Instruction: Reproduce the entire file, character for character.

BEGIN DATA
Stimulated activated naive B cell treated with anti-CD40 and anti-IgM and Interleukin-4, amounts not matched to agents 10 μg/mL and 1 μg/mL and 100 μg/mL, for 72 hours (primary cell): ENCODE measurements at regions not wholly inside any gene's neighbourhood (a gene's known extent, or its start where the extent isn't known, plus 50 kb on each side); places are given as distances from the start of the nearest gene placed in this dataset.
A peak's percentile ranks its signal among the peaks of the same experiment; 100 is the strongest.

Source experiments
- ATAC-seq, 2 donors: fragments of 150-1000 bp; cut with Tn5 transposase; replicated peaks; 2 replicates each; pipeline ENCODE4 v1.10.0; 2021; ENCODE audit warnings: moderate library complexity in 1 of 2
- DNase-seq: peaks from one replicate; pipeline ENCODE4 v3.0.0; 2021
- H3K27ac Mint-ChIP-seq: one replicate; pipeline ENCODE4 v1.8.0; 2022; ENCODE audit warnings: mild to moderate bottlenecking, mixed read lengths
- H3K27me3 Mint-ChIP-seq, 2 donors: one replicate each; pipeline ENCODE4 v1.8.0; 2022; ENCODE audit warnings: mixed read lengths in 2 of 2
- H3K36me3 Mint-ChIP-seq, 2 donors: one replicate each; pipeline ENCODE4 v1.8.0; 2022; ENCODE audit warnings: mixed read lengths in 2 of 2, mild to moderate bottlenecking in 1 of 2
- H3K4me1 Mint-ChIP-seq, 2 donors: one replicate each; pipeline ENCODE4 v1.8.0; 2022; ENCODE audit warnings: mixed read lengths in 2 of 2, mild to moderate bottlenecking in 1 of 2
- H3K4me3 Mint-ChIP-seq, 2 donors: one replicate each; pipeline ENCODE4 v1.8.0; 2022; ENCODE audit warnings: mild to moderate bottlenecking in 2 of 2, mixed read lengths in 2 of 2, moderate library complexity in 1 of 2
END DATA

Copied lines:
Stimulated activated naive B cell treated with anti-CD40 and anti-IgM and Interleukin-4, amounts not matched to agents 10 μg/mL and 1 μg/mL and 100 μg/mL, for 72 hours (primary cell): ENCODE measurements at regions not wholly inside any gene's neighbourhood (a gene's known extent, or its start where the extent isn't known, plus 50 kb on each side); places are given as distances from the start of the nearest gene placed in this dataset.
A peak's percentile ranks its signal among the peaks of the same experiment; 100 is the strongest.

Source experiments
- ATAC-seq, 2 donors: fragments of 150-1000 bp; cut with Tn5 transposase; replicated peaks; 2 replicates each; pipeline ENCODE4 v1.10.0; 2021; ENCODE audit warnings: moderate library complexity in 1 of 2
- DNase-seq: peaks from one replicate; pipeline ENCODE4 v3.0.0; 2021
- H3K27ac Mint-ChIP-seq: one replicate; pipeline ENCODE4 v1.8.0; 2022; ENCODE audit warnings: mild to moderate bottlenecking, mixed read lengths
- H3K27me3 Mint-ChIP-seq, 2 donors: one replicate each; pipeline ENCODE4 v1.8.0; 2022; ENCODE audit warnings: mixed read lengths in 2 of 2
- H3K36me3 Mint-ChIP-seq, 2 donors: one replicate each; pipeline ENCODE4 v1.8.0; 2022; ENCODE audit warnings: mixed read lengths in 2 of 2, mild to moderate bottlenecking in 1 of 2
- H3K4me1 Mint-ChIP-seq, 2 donors: one replicate each; pipeline ENCODE4 v1.8.0; 2022; ENCODE audit warnings: mixed read lengths in 2 of 2, mild to moderate bottlenecking in 1 of 2
- H3K4me3 Mint-ChIP-seq, 2 donors: one replicate each; pipeline ENCODE4 v1.8.0; 2022; ENCODE audit warnings: mild to moderate bottlenecking in 2 of 2, mixed read lengths in 2 of 2, moderate library complexity in 1 of 2